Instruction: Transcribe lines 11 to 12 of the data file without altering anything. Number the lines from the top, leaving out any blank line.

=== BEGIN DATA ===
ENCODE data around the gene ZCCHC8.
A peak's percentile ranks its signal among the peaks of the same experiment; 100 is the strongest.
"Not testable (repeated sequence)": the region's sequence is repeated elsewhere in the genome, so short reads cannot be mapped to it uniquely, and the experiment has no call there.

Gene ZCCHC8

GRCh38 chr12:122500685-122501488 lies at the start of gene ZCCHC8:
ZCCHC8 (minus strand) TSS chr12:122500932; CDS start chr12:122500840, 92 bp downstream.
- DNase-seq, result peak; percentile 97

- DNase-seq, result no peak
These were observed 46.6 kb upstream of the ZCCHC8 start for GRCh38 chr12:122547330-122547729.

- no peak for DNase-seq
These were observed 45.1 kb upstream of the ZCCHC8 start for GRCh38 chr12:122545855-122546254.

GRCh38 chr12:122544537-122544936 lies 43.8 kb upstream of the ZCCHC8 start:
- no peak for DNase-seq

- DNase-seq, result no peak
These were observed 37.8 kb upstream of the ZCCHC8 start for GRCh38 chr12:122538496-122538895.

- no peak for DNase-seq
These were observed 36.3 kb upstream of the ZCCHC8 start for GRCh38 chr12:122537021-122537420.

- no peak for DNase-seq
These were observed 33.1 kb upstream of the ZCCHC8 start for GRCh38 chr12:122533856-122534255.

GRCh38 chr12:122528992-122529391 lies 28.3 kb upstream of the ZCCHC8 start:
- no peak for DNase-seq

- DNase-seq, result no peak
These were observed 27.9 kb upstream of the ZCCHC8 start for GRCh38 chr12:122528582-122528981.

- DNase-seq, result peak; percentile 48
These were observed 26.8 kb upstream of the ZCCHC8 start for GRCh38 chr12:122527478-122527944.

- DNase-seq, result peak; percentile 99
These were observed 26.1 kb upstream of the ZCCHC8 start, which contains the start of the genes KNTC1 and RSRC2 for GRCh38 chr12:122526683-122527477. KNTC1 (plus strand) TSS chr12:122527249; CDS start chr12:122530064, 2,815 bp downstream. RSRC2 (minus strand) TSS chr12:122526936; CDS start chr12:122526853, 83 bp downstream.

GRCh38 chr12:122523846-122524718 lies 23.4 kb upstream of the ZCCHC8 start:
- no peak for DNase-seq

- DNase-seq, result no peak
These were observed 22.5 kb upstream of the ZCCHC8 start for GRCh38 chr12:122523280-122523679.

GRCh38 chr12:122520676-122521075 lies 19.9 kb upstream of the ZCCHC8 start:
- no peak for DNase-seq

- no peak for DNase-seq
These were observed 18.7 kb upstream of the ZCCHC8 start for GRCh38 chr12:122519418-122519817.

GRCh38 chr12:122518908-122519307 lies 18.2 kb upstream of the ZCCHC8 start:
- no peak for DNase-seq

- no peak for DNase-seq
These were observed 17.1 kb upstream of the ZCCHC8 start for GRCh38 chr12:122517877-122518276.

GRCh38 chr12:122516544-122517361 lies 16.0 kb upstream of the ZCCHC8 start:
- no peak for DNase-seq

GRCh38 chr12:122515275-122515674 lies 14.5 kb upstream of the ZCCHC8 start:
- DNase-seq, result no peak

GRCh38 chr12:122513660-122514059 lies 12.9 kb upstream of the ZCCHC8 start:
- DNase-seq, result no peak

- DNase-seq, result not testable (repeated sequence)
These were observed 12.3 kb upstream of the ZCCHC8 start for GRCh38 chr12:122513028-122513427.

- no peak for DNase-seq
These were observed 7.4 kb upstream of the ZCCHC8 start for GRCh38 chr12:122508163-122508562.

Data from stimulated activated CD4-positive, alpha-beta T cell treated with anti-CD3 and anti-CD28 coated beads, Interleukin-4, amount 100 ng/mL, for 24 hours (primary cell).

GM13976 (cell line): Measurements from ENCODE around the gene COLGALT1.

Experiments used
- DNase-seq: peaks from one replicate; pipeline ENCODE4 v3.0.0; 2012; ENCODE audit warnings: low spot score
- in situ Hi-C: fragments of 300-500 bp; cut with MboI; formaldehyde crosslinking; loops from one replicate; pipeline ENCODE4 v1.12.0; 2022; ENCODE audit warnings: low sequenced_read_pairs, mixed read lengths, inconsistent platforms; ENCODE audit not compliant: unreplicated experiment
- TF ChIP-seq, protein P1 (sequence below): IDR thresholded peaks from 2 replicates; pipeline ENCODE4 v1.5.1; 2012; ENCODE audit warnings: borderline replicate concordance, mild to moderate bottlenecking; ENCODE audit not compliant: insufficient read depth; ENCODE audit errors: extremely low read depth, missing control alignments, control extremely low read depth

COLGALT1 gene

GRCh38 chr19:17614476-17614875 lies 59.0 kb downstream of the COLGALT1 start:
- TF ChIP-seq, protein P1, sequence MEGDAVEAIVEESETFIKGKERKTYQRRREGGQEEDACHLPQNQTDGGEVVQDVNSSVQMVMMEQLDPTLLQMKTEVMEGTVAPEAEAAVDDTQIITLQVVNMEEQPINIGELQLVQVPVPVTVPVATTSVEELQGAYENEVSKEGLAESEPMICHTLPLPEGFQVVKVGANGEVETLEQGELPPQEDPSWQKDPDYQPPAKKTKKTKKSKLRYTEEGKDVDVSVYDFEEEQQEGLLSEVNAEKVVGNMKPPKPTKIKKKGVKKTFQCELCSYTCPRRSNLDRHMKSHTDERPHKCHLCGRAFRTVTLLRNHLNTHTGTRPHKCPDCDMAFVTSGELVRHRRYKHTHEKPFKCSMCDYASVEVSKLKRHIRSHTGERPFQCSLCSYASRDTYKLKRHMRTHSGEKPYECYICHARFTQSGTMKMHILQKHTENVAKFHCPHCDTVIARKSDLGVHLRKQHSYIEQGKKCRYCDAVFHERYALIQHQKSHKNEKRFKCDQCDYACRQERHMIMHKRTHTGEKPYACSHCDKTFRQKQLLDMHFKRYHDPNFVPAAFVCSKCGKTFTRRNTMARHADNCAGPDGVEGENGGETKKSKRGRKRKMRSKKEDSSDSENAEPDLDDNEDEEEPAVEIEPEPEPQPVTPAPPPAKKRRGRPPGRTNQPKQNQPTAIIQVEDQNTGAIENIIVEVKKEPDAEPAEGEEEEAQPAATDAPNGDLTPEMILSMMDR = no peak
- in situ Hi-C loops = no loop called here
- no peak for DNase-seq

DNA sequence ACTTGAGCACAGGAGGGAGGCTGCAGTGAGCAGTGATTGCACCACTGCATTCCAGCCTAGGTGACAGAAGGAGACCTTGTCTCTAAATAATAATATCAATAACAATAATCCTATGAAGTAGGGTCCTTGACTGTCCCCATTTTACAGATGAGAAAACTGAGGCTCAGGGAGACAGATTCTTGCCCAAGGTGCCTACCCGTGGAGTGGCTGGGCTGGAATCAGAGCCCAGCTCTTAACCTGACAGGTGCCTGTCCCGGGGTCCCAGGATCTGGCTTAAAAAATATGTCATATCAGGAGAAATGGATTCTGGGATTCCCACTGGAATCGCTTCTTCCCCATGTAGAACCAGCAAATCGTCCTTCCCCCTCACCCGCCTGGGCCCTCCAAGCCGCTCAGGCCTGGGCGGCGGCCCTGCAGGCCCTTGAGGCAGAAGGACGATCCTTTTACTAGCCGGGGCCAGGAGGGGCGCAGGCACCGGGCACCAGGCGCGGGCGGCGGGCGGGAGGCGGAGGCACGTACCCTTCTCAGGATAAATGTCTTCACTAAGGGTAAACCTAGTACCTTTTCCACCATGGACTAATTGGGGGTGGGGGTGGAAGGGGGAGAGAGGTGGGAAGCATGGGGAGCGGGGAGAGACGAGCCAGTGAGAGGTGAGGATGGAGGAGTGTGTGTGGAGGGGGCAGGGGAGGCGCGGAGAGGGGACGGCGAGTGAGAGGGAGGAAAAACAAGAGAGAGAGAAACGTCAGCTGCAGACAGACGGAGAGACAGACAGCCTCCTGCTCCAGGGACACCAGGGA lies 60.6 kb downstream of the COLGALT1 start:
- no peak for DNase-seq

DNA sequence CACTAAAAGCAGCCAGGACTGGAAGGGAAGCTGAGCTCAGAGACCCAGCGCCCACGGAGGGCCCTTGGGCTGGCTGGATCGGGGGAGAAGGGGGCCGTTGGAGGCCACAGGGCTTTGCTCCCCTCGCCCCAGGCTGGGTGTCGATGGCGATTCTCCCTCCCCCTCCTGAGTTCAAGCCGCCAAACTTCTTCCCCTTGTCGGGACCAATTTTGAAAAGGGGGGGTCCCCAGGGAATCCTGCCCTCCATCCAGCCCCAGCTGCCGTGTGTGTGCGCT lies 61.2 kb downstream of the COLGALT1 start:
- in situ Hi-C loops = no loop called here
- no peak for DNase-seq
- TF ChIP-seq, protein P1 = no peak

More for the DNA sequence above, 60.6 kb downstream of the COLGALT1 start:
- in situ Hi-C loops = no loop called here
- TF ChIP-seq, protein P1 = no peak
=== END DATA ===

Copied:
These were observed 45.1 kb upstream of the ZCCHC8 start for GRCh38 chr12:122545855-122546254.

GRCh38 chr12:122544537-122544936 lies 43.8 kb upstream of the ZCCHC8 start: